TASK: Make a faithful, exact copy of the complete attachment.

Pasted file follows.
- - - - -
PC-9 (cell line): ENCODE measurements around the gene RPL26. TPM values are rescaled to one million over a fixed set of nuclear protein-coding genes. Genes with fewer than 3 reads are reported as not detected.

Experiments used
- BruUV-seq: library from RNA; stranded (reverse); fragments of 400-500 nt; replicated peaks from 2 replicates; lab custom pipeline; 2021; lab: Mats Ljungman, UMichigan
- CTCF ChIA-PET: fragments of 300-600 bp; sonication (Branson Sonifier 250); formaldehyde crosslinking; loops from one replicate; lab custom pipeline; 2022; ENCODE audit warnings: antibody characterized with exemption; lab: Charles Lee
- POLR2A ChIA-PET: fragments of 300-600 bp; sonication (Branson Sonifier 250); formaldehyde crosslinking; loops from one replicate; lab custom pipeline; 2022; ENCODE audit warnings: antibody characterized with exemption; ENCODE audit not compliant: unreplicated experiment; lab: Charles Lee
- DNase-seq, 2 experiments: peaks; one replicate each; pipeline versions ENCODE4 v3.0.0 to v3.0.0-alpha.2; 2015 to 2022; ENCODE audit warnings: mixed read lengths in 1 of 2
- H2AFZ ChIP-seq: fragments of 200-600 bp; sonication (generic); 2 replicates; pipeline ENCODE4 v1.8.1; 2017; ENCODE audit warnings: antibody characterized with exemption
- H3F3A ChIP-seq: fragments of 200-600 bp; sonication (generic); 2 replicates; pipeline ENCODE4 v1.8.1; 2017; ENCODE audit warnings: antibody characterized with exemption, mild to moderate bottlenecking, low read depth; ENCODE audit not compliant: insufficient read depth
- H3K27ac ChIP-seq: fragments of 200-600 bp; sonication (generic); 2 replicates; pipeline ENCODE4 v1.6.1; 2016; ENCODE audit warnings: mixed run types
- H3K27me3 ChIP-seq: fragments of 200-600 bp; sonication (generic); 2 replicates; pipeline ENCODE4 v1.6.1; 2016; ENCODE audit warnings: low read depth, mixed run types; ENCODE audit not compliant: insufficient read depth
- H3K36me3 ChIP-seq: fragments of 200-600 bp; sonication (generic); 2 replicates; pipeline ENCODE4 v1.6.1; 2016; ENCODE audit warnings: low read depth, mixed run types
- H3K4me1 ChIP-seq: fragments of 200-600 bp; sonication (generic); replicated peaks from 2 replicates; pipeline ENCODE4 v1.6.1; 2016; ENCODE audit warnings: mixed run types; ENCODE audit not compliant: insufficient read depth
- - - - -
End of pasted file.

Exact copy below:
PC-9 (cell line): ENCODE measurements around the gene RPL26. TPM values are rescaled to one million over a fixed set of nuclear protein-coding genes. Genes with fewer than 3 reads are reported as not detected.

Experiments used
- BruUV-seq: library from RNA; stranded (reverse); fragments of 400-500 nt; replicated peaks from 2 replicates; lab custom pipeline; 2021; lab: Mats Ljungman, UMichigan
- CTCF ChIA-PET: fragments of 300-600 bp; sonication (Branson Sonifier 250); formaldehyde crosslinking; loops from one replicate; lab custom pipeline; 2022; ENCODE audit warnings: antibody characterized with exemption; lab: Charles Lee
- POLR2A ChIA-PET: fragments of 300-600 bp; sonication (Branson Sonifier 250); formaldehyde crosslinking; loops from one replicate; lab custom pipeline; 2022; ENCODE audit warnings: antibody characterized with exemption; ENCODE audit not compliant: unreplicated experiment; lab: Charles Lee
- DNase-seq, 2 experiments: peaks; one replicate each; pipeline versions ENCODE4 v3.0.0 to v3.0.0-alpha.2; 2015 to 2022; ENCODE audit warnings: mixed read lengths in 1 of 2
- H2AFZ ChIP-seq: fragments of 200-600 bp; sonication (generic); 2 replicates; pipeline ENCODE4 v1.8.1; 2017; ENCODE audit warnings: antibody characterized with exemption
- H3F3A ChIP-seq: fragments of 200-600 bp; sonication (generic); 2 replicates; pipeline ENCODE4 v1.8.1; 2017; ENCODE audit warnings: antibody characterized with exemption, mild to moderate bottlenecking, low read depth; ENCODE audit not compliant: insufficient read depth
- H3K27ac ChIP-seq: fragments of 200-600 bp; sonication (generic); 2 replicates; pipeline ENCODE4 v1.6.1; 2016; ENCODE audit warnings: mixed run types
- H3K27me3 ChIP-seq: fragments of 200-600 bp; sonication (generic); 2 replicates; pipeline ENCODE4 v1.6.1; 2016; ENCODE audit warnings: low read depth, mixed run types; ENCODE audit not compliant: insufficient read depth
- H3K36me3 ChIP-seq: fragments of 200-600 bp; sonication (generic); 2 replicates; pipeline ENCODE4 v1.6.1; 2016; ENCODE audit warnings: low read depth, mixed run types
- H3K4me1 ChIP-seq: fragments of 200-600 bp; sonication (generic); replicated peaks from 2 replicates; pipeline ENCODE4 v1.6.1; 2016; ENCODE audit warnings: mixed run types; ENCODE audit not compliant: insufficient read depth